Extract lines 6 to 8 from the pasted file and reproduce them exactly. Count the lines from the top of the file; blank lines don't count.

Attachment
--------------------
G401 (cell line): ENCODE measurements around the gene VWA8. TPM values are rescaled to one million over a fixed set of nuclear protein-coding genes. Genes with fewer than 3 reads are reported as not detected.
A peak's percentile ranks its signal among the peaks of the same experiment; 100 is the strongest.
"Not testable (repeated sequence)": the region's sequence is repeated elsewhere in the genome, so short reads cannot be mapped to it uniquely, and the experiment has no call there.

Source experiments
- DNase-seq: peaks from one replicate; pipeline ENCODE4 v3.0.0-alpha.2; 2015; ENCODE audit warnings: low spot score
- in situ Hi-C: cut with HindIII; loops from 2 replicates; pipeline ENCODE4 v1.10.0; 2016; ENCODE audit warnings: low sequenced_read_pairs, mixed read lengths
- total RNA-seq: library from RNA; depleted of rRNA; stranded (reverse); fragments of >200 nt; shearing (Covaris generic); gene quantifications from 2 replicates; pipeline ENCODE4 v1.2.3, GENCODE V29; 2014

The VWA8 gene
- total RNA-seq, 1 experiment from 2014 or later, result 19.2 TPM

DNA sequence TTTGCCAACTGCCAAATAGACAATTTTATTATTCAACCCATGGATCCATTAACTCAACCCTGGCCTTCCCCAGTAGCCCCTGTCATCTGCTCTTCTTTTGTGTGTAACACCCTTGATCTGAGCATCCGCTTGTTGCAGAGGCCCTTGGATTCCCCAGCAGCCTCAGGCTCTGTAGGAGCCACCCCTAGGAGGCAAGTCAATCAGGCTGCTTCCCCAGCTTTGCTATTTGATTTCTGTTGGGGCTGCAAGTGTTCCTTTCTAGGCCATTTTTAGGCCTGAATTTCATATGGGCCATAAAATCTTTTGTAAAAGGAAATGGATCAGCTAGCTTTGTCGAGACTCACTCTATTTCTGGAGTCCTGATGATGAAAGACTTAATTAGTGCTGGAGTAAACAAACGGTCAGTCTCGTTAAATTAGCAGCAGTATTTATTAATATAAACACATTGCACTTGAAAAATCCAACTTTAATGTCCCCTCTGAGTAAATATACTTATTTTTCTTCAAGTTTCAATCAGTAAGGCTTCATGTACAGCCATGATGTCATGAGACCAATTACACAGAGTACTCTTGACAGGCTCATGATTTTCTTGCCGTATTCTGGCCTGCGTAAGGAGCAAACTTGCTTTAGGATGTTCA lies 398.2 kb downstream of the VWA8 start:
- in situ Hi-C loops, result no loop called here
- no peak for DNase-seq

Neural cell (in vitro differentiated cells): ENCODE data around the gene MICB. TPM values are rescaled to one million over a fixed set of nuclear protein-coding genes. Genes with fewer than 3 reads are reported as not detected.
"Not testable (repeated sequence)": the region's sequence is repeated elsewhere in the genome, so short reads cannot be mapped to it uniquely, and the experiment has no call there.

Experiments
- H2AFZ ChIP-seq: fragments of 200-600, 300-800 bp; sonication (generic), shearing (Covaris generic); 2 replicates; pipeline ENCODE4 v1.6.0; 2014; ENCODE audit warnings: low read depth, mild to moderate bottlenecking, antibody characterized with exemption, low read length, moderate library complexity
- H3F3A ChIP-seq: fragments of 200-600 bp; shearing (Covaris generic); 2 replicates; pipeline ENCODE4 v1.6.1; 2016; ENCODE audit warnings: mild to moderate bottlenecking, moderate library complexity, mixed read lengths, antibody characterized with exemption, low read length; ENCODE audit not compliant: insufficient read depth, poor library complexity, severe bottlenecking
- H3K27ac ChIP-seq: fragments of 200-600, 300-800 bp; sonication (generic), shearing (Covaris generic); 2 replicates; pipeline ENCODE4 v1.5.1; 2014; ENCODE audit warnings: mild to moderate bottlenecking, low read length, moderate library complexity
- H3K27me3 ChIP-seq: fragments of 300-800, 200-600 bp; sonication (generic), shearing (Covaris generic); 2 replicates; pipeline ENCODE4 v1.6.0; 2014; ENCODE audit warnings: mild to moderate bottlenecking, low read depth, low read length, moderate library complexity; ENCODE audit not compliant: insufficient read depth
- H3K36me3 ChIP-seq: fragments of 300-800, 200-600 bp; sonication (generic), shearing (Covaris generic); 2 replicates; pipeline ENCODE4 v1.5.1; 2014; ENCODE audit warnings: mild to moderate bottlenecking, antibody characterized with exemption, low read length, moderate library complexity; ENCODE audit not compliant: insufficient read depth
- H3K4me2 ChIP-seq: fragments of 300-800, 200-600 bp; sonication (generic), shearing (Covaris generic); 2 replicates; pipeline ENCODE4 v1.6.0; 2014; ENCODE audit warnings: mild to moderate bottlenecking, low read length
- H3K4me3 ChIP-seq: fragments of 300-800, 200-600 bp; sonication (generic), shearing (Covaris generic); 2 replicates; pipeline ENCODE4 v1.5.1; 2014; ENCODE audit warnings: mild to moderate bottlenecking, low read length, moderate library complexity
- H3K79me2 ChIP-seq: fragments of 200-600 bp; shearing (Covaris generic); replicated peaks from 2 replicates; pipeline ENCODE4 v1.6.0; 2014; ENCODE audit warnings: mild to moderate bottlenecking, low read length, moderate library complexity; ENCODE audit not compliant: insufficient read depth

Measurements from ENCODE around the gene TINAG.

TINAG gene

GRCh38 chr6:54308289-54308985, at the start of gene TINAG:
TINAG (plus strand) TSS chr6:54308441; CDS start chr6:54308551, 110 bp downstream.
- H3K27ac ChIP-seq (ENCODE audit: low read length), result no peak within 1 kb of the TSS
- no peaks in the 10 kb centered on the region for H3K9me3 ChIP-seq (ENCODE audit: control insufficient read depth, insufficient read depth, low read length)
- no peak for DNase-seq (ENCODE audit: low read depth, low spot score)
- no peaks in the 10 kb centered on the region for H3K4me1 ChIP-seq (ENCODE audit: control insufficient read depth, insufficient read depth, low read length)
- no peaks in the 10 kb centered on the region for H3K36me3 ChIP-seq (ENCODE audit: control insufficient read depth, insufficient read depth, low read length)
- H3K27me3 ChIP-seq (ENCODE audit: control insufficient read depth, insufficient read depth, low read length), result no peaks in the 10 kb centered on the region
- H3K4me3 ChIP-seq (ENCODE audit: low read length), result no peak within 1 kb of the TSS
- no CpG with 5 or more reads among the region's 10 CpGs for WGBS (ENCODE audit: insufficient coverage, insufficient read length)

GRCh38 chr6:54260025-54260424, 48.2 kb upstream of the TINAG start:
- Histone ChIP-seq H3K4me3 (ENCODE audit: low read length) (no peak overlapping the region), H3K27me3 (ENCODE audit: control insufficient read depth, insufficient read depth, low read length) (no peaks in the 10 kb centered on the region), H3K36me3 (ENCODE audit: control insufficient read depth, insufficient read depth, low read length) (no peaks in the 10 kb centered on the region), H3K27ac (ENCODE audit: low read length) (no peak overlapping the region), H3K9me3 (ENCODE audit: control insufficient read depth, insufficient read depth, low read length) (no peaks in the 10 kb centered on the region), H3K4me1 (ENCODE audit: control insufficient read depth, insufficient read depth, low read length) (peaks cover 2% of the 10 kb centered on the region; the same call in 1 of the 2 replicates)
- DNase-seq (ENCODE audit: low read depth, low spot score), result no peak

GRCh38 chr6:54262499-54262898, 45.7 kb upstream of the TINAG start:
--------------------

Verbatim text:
- in situ Hi-C: cut with HindIII; loops from 2 replicates; pipeline ENCODE4 v1.10.0; 2016; ENCODE audit warnings: low sequenced_read_pairs, mixed read lengths
- total RNA-seq: library from RNA; depleted of rRNA; stranded (reverse); fragments of >200 nt; shearing (Covaris generic); gene quantifications from 2 replicates; pipeline ENCODE4 v1.2.3, GENCODE V29; 2014

The VWA8 gene